Fruita restaurateur learns lessons from makeover show
Phil Castle, The Business Times
Ginny Sullivan learned some lessons about the restaurant business during her appearance on a television makeover show.
For one thing, Sullivan now realizes she doesn’t have to keep her Fruita restaurant open for such long hours to bring in customers. Good food and service will take care of that. “They will come when you’re open,” she said.
Shorter operating hours, new decor and a revamped menu — not to mention the national exposure — have positioned Sullivan’s Grill to perform more profitably, Sullivan said. “It will be good for us.”
The changes also should make the restaurant more attractive now that Sullivan plans to sell the operation.
Sullivan’s Grill was featured in a recent episode of “Restaurant Impossible” on the Food Network. The series features celebrity chef Robert Irvine, who helps struggling restaurants stave off closure with a two-day makeover and a budget of just $10,000.
The episode was filmed in early October and aired for the first time in early January. Sullivan said she applied twice to appear on the show, once after her husband, Jesse, committed suicide.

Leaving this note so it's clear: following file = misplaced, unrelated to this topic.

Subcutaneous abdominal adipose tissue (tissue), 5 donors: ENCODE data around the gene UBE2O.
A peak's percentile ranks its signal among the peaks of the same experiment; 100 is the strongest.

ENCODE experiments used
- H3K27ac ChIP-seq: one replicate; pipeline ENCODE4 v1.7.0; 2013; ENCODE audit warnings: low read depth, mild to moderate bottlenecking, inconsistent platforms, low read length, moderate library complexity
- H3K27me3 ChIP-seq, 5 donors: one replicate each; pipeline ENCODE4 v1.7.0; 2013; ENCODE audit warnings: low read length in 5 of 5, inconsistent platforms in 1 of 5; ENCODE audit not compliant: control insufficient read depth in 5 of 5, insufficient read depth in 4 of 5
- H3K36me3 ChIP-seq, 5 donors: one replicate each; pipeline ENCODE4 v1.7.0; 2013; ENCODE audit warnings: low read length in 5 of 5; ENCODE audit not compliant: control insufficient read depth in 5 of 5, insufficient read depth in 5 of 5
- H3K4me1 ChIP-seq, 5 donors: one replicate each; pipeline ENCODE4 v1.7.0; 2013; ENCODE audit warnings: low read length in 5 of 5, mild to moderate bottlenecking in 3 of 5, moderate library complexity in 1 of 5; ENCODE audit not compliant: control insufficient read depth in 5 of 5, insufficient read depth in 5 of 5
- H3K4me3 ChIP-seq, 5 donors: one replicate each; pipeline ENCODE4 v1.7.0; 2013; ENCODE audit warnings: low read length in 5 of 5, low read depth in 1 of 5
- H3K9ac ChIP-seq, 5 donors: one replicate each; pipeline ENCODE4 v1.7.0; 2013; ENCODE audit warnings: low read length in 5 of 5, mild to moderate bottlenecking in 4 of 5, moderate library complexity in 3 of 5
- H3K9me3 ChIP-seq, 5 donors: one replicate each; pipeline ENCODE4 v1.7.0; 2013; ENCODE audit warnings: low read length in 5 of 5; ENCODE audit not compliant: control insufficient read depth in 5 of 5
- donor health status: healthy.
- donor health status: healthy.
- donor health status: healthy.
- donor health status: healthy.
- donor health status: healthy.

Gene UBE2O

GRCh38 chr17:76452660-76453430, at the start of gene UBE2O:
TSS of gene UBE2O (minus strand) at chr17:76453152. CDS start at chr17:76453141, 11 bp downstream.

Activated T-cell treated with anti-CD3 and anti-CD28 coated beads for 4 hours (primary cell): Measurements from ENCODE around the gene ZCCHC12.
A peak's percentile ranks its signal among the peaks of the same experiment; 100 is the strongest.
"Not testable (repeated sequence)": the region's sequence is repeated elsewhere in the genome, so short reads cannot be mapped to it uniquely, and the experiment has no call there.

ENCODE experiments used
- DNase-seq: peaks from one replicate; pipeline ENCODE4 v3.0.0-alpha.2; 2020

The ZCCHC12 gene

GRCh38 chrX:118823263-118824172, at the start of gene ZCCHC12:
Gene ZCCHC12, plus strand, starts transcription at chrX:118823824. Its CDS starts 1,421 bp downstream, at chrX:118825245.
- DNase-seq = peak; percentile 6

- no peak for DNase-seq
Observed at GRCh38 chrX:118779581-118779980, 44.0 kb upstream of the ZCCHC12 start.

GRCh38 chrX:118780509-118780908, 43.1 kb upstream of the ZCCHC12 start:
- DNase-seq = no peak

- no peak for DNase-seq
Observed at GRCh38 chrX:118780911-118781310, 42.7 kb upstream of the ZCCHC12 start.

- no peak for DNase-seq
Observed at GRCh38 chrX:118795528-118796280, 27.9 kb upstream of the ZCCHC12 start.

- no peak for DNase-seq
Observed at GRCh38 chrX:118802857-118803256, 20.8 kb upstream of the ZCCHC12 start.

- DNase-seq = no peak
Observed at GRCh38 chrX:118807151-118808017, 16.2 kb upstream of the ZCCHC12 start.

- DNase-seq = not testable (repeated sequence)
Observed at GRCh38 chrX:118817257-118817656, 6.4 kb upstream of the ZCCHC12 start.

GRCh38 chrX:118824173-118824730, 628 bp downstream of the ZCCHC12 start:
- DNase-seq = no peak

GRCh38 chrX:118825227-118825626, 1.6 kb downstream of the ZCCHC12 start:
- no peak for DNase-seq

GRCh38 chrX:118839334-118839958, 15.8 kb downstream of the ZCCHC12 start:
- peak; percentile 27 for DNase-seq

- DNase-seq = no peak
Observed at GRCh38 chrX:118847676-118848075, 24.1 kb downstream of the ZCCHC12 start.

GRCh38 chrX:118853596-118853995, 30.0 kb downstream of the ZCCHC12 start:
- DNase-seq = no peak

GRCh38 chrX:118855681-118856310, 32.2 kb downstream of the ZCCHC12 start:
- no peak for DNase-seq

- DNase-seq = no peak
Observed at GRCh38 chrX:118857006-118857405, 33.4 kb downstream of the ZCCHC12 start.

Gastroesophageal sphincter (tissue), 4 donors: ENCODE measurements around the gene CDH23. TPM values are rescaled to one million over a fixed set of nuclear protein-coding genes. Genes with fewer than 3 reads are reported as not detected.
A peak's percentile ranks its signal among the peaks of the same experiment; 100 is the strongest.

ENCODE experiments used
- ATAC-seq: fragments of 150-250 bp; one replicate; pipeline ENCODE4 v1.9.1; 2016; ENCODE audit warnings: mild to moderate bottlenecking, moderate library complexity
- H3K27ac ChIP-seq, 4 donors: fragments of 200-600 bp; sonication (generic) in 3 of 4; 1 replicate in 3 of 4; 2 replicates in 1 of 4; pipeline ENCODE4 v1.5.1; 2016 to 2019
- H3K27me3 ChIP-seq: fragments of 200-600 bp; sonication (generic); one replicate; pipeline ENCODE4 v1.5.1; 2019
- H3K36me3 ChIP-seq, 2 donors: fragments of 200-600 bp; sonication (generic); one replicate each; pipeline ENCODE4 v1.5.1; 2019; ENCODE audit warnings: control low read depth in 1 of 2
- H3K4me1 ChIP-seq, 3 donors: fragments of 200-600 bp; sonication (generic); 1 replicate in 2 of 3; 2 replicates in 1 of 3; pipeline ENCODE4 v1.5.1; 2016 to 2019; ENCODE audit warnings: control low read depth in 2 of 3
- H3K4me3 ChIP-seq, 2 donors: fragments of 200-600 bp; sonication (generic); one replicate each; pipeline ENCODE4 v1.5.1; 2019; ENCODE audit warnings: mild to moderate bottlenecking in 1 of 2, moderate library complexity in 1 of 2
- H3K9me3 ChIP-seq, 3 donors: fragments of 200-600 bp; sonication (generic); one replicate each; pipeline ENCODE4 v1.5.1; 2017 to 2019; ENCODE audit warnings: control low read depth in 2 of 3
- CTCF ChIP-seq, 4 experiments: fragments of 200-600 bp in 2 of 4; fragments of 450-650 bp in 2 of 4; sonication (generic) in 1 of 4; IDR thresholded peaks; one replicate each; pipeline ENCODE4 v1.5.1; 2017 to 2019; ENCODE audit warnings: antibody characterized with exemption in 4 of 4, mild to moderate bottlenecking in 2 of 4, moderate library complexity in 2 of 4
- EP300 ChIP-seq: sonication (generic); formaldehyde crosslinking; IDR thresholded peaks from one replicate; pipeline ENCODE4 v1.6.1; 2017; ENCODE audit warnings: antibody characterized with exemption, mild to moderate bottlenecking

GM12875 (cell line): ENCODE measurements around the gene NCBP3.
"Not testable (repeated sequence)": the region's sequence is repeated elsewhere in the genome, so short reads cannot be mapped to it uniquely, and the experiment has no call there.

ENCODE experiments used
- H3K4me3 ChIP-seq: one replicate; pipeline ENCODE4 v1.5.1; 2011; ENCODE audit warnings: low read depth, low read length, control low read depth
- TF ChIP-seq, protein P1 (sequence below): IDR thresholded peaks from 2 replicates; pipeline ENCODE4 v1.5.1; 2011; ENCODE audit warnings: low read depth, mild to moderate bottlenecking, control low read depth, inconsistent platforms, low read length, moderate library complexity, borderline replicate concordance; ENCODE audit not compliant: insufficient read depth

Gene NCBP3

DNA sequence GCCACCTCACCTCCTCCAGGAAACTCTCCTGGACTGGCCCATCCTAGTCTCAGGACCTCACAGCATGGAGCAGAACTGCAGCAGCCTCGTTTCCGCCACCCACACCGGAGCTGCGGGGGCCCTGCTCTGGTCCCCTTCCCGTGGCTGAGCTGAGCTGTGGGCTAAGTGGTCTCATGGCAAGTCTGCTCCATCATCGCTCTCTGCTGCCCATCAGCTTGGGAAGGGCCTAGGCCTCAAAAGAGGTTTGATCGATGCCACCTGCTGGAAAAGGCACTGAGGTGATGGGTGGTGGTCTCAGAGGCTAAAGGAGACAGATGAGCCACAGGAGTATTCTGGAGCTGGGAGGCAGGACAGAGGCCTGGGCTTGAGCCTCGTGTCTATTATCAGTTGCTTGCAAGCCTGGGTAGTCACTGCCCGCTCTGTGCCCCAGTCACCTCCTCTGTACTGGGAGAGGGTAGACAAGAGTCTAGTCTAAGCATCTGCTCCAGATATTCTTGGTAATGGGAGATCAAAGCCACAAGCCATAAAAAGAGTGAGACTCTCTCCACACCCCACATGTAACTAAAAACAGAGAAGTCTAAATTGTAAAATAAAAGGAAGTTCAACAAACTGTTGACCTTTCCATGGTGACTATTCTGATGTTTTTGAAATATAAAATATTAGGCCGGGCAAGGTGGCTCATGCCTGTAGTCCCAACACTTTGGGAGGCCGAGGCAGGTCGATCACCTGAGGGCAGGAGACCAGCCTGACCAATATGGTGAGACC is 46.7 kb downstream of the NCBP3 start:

Susan Buniger, an assistant manager at the restaurant, said she was thrilled when Sullivan was notified she’d be on the show given the hardships she’s faced. “I was so overwhelmingly happy for her.”
Sullivan, Buniger and other restaurant employees who appeared on the show participated in a news conference to share a behind-the-scenes look back at their experiences.
Sullivan said she was pleased with the way the episode turned out, although filming was hectic and at times “surreal.”
“It was really cool. It was really fun. We had a blast,” she said.
The interior decor of the restaurant was changed with new carpeting, seating and paint. Sullivan wasn’t allowed to see the changes until they were complete so the reveal was real, she said. “It was completely intense.”
Volunteers from the Fruita area pitched in to help, so many that some had to be turned away. “They were amazing,” Sullivan said.
Irvine also worked with Sullivan and her employees to revamp the menu and suggested she continue tweaking the menu to keep those items that are popular and switch out the items that aren’t.
While Irvine has a reputation for dishing out criticism on the show, Sullivan said she was prepared for an honest appraisal. Moreover, she said she suspects Irvine was less harsh than usual because of her struggles as a single mother raising two teen-agers and running a restaurant.
Sullivan said business has improved since the makeover and that October was one of the best months ever for sales. But after more than four years of restaurant ownership, she said she’s decided to sell the operation.